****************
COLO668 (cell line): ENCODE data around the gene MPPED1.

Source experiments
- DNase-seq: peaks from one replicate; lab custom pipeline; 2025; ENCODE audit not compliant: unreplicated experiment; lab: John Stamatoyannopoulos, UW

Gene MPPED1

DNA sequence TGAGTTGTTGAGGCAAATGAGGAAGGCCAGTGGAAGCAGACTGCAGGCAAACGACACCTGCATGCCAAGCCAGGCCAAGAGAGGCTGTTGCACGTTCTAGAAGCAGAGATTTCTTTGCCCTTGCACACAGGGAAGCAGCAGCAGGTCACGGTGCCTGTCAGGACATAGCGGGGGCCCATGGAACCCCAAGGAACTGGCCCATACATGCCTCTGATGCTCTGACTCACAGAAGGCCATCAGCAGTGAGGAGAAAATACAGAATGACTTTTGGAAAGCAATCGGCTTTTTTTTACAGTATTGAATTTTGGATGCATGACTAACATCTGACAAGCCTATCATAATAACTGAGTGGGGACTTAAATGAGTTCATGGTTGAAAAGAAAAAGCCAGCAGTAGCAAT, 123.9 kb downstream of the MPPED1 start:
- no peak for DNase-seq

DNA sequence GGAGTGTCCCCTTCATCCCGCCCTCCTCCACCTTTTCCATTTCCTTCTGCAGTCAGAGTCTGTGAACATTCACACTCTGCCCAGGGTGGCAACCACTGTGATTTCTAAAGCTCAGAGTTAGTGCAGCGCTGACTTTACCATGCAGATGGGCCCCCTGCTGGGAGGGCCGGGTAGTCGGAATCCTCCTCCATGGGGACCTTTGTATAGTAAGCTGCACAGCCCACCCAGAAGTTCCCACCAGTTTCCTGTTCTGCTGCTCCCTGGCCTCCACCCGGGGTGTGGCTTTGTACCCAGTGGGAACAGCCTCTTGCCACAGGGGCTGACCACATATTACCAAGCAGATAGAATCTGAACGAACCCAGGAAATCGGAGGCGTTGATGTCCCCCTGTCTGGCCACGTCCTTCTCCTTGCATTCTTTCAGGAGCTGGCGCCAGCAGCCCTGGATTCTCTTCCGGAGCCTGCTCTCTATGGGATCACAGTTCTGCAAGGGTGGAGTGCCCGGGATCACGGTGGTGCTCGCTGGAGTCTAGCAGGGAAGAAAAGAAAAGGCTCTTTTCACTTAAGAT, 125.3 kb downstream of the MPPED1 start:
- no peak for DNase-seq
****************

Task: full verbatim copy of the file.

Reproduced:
COLO668 (cell line): ENCODE data around the gene MPPED1.

Source experiments
- DNase-seq: peaks from one replicate; lab custom pipeline; 2025; ENCODE audit not compliant: unreplicated experiment; lab: John Stamatoyannopoulos, UW

Gene MPPED1

DNA sequence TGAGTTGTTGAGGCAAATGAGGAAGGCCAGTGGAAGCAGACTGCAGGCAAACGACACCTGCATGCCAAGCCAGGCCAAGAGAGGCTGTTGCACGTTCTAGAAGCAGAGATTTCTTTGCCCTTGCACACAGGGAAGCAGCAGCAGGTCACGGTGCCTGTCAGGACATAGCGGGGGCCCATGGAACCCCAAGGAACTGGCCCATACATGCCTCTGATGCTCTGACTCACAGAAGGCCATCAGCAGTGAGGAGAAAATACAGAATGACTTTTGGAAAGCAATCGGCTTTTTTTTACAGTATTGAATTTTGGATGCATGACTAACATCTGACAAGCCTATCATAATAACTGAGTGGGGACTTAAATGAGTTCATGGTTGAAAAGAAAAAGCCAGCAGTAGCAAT, 123.9 kb downstream of the MPPED1 start:
- no peak for DNase-seq

DNA sequence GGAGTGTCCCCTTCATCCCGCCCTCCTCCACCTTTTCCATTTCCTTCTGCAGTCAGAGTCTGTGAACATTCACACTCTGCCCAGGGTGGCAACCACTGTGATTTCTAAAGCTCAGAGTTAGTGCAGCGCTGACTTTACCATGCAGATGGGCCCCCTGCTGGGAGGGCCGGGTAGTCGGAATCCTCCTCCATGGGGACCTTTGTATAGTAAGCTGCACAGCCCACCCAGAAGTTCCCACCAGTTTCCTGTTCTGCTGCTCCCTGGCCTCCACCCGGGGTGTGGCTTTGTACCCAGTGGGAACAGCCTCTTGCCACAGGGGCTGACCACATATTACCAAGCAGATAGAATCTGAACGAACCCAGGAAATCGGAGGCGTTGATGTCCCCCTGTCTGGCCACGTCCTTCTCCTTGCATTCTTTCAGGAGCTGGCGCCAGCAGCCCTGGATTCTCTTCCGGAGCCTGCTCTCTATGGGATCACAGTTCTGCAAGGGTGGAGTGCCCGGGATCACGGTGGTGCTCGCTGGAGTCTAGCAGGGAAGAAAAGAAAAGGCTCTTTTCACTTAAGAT, 125.3 kb downstream of the MPPED1 start:
- no peak for DNase-seq